You’d think the link between HIV and AIDS would by now be undisputed, but there is a growing amount of web and airtime being given to erroneous denialist views. Partly this is being stoked by the controversial ‘documentary’ House of Numbers:
Sadly, these views seem to be permeating mainstream media.
1. What are some of the main points made by the film?
2. What do they argue are the causes of AIDS?
3. What effects can glossy pseudo-scientific presentations such as this have on public perception and trust of science?
Here is MrT’s hero, Hans Rosling, outlining HIV/AIDS data using GapMinder:
And to restore your faith in HIV/AIDS information and the scientific process, visit AIDSTruth.org for a comprehensive breakdown of HIV/AIDS facts and stats.
Wow – 250,000 views and counting.
Looking at the stats, most people come here for the post on Eaten Alive: Parasites and the Body (over 8,000 views), with protein synthesis, our IB Biology course and cell respiration following closely behind. Thanks to everyone who has visited and left a comment so far!
If you like what you see, you can make a difference with Biology4Good. Also, please leave a comment and let me know where you’re from and what you use the site for.
neat clip of a National Geographic photographer’s greatest moments:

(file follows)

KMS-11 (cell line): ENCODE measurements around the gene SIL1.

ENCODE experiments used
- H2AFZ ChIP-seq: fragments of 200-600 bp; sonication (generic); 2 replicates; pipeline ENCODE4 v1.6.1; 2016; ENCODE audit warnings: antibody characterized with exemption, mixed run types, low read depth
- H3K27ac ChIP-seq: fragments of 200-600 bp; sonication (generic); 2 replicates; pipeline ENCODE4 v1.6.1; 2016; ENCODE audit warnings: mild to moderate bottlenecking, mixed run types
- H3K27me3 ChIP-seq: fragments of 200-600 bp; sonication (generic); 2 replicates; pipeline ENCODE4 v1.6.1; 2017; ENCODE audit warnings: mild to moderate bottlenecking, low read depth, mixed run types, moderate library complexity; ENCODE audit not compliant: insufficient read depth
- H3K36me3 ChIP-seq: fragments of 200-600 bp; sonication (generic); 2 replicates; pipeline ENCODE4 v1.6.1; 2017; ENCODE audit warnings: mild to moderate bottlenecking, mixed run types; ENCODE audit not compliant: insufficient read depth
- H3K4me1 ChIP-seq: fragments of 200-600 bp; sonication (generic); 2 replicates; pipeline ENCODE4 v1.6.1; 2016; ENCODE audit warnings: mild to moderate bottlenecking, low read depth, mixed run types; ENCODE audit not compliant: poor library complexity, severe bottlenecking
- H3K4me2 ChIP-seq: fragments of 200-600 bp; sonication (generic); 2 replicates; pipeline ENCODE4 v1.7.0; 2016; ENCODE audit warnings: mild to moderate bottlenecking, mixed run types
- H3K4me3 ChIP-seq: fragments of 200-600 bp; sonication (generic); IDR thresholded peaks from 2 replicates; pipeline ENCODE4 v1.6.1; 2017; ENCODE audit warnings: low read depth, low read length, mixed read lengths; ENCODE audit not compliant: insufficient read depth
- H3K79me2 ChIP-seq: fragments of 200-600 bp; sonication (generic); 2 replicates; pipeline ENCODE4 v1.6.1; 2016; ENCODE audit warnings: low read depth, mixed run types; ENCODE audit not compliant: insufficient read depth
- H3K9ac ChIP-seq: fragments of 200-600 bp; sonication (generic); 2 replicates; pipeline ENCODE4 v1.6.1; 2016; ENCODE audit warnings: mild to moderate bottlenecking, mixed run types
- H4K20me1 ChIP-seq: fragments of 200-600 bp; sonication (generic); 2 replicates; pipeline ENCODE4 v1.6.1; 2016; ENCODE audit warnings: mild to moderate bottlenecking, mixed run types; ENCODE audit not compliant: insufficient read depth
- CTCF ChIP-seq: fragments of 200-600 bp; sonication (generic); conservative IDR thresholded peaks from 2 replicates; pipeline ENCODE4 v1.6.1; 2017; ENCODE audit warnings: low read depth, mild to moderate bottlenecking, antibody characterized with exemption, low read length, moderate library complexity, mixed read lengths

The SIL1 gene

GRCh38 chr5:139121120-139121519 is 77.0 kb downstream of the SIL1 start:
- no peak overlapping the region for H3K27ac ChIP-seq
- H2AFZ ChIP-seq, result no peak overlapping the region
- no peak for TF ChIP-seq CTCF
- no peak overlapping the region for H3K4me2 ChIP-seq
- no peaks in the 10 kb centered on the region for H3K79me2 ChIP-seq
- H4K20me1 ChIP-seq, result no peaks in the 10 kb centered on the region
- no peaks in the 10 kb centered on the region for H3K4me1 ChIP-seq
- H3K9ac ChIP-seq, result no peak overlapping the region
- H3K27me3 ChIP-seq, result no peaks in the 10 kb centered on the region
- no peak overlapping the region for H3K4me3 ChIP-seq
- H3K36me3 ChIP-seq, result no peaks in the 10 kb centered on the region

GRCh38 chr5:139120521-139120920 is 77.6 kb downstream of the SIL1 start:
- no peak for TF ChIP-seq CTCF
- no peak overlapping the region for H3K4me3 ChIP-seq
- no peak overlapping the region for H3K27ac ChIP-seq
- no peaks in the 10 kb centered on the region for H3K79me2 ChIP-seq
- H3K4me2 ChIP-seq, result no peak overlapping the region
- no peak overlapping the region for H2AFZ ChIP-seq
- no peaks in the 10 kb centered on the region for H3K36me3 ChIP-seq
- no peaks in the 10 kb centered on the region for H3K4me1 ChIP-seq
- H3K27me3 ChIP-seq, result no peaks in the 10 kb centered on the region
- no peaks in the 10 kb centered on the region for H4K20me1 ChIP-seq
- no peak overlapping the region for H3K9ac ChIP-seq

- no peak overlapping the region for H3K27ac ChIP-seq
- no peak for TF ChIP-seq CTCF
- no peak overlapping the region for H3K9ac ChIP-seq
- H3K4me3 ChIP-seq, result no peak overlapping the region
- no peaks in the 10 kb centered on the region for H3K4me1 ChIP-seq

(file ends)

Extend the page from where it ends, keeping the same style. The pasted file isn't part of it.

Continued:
Essential Biology 5.3: Populations.
Try this tutorial from WHFreeman to see how how manipulating r (reproduction rate), No (starting population) and K (carrying capacity), affects the growth of a simulated population.
Yeast Population Growth lab and simulation:
You will need a copy of the IBDP Bio StatBook for the data collection.
You can also see how to use a hemacytometer to count the population of cells at JoVE.
Here’s MrT’s TED Talk hero Hans Rosling talking about global population growth, through the hi-tech medium of colourful bins. He argues that to curb population growth, we need to raise the living standards of the poor:
Key terms: population, carrying, capacity, exponential, lag, phase, plateau, natality, mortality, emigration, immigration.
Here is the updated presentation for 2009, with more information on Excel and a worked set of examples with hummingbirds, to tie in with the natural selection topics.
And Geoff Browne kindly gave permission to upload his t-test powerpoint to slideshare:
Excellent Handbook of Biological Statistics from John MacDonald
Sumanas statistics animations
Field Studies Council stats page, including the t-test
Open Door Website stats page and help with graphs and tables
Gapminder awesome human population stats tool
And this enlightening talk from Han Rosling: No More Boring Data!
Using your calculator:
– Using the TI GDC (from Click4Biology)
– Using the Casio pdf download (from keymath.com)